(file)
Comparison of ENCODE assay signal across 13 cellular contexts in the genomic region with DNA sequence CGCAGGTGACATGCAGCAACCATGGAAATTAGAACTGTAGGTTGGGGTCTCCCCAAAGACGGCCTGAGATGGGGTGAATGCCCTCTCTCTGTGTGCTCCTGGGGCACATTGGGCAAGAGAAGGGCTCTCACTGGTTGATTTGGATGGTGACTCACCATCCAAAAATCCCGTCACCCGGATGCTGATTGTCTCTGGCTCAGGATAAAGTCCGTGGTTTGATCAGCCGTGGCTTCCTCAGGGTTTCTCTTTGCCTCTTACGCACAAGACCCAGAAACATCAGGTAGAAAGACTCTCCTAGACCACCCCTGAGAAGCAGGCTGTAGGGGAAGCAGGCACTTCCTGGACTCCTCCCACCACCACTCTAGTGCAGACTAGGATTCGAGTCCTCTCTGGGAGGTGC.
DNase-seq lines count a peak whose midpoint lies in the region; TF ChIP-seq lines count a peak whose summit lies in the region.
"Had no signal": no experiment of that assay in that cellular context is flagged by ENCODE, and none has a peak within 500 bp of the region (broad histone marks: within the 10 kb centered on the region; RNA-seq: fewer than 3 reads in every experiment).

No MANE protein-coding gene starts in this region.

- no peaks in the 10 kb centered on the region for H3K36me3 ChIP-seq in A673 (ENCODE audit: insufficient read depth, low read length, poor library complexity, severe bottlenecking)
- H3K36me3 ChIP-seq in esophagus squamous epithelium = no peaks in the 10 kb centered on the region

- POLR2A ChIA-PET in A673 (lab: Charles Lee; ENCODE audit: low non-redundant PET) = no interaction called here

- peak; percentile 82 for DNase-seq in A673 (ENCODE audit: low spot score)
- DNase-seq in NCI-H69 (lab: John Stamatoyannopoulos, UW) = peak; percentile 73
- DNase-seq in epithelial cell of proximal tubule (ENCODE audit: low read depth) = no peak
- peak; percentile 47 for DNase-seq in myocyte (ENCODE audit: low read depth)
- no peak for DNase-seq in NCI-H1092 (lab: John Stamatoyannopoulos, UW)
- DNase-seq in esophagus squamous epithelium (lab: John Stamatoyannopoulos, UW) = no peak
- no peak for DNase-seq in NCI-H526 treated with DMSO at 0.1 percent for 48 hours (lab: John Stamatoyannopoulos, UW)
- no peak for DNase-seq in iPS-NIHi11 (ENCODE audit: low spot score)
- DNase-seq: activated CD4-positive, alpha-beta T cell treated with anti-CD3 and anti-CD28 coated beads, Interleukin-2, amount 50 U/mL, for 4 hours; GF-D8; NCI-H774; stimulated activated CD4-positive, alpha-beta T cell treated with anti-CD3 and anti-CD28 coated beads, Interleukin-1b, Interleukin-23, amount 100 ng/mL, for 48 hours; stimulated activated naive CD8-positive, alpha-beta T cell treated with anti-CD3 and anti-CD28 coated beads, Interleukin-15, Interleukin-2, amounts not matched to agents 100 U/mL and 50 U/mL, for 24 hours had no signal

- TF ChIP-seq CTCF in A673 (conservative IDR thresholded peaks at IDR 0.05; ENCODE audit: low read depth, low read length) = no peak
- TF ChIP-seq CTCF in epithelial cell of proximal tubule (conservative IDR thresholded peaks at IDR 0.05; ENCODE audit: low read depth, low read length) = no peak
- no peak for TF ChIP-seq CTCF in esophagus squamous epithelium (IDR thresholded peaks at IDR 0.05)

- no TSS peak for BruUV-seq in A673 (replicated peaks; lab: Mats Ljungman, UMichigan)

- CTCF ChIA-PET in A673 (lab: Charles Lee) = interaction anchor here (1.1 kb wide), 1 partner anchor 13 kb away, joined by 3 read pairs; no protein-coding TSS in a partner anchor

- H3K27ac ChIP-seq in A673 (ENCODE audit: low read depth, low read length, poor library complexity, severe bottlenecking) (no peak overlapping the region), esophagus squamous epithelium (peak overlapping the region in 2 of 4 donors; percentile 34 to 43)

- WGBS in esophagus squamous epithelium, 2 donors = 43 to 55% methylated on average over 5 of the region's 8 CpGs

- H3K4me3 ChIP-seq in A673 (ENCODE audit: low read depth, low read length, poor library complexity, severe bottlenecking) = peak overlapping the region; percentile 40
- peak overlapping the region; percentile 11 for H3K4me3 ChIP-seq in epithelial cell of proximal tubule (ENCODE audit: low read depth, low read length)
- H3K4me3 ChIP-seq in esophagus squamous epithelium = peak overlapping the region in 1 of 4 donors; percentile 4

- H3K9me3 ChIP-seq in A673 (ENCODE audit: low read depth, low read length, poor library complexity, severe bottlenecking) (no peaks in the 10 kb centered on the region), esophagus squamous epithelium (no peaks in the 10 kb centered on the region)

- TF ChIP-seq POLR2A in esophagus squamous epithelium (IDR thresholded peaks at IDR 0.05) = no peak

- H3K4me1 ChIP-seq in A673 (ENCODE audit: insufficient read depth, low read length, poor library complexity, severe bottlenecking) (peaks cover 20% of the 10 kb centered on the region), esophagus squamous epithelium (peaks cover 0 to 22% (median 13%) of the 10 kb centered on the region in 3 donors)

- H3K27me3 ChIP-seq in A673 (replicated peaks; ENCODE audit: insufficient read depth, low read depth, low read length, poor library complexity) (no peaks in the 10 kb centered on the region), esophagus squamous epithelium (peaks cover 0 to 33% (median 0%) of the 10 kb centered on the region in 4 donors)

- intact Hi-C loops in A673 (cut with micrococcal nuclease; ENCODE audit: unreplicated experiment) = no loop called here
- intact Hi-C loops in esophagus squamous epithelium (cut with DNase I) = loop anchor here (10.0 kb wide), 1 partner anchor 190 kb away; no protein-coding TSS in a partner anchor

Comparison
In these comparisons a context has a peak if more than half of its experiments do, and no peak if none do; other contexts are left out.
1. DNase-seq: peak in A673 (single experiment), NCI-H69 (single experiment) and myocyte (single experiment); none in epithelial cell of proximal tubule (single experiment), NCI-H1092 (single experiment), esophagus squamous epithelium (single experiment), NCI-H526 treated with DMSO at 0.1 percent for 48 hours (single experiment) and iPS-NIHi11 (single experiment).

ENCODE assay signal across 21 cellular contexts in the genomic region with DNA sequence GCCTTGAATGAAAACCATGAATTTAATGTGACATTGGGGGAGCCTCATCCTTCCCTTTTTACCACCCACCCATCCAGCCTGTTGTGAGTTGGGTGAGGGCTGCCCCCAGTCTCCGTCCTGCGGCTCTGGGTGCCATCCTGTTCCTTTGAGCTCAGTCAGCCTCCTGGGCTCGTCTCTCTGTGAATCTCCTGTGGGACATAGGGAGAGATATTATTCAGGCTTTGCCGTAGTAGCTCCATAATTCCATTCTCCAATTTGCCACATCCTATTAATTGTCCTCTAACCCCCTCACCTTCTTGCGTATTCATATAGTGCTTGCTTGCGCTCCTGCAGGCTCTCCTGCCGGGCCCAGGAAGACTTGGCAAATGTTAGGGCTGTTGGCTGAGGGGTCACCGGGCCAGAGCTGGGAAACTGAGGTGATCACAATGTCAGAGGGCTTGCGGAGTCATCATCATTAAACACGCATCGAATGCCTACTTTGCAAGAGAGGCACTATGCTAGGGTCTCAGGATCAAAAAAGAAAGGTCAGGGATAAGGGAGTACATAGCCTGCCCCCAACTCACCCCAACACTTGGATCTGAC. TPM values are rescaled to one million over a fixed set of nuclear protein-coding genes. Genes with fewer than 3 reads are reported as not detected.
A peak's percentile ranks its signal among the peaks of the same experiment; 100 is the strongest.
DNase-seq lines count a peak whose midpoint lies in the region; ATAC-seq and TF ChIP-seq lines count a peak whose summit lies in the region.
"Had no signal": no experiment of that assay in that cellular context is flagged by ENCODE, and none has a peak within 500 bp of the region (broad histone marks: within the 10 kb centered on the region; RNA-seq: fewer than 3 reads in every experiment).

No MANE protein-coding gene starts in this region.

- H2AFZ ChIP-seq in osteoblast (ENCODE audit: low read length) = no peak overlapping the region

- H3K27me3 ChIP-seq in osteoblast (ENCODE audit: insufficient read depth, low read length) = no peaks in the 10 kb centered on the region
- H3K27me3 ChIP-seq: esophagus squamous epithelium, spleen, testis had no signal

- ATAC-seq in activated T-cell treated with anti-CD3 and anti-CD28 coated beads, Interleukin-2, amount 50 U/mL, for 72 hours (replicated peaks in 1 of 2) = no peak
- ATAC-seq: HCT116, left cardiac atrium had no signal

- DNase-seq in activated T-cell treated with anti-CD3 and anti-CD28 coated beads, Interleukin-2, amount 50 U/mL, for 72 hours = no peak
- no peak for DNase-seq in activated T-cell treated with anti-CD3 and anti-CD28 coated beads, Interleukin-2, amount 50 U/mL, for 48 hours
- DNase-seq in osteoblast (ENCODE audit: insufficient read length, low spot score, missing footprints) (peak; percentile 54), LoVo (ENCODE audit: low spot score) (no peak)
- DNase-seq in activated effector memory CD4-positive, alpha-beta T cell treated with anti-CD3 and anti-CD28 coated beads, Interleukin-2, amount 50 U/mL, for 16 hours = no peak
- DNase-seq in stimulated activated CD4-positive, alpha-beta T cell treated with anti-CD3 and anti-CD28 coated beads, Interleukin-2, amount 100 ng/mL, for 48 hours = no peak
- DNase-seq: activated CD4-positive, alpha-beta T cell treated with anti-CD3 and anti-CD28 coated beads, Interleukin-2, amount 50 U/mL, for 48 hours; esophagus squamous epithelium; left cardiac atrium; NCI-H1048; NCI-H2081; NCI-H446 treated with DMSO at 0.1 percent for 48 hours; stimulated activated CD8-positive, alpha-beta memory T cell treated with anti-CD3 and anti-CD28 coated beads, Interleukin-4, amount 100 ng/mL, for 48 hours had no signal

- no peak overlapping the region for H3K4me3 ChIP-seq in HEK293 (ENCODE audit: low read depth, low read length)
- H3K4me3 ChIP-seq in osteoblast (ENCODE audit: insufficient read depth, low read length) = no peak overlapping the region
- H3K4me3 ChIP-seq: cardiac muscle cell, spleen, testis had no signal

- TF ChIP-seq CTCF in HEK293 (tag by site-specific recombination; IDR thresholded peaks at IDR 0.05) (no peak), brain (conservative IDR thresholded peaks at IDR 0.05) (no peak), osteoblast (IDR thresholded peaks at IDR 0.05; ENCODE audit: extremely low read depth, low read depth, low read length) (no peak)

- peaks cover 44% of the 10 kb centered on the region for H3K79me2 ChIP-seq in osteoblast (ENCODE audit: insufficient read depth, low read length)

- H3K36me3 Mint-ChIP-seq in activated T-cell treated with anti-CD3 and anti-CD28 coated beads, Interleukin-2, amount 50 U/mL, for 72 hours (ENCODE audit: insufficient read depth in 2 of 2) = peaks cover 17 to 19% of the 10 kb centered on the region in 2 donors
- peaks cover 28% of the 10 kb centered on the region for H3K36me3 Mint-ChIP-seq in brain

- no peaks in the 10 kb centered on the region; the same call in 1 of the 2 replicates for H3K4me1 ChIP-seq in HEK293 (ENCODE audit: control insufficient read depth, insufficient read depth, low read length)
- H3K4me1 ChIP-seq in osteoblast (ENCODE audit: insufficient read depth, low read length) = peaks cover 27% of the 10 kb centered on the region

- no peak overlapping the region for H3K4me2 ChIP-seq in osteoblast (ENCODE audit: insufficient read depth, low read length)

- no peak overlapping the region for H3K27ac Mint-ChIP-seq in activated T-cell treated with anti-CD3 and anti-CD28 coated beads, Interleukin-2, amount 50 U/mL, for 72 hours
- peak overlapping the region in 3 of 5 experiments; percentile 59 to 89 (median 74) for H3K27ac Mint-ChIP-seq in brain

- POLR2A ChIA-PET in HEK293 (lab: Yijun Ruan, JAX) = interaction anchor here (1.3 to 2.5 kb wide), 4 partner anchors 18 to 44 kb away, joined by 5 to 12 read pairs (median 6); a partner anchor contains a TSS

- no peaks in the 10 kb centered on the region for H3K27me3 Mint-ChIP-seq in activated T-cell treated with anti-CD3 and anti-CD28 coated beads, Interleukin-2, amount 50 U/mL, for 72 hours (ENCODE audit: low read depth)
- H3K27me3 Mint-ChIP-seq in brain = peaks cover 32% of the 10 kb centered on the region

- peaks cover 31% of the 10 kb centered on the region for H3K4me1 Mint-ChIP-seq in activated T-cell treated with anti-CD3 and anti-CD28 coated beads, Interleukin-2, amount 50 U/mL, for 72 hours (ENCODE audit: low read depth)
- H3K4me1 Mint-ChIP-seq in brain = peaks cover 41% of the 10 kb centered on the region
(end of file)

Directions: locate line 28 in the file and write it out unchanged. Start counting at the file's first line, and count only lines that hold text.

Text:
- TF ChIP-seq POLR2A in esophagus squamous epithelium (IDR thresholded peaks at IDR 0.05) = no peak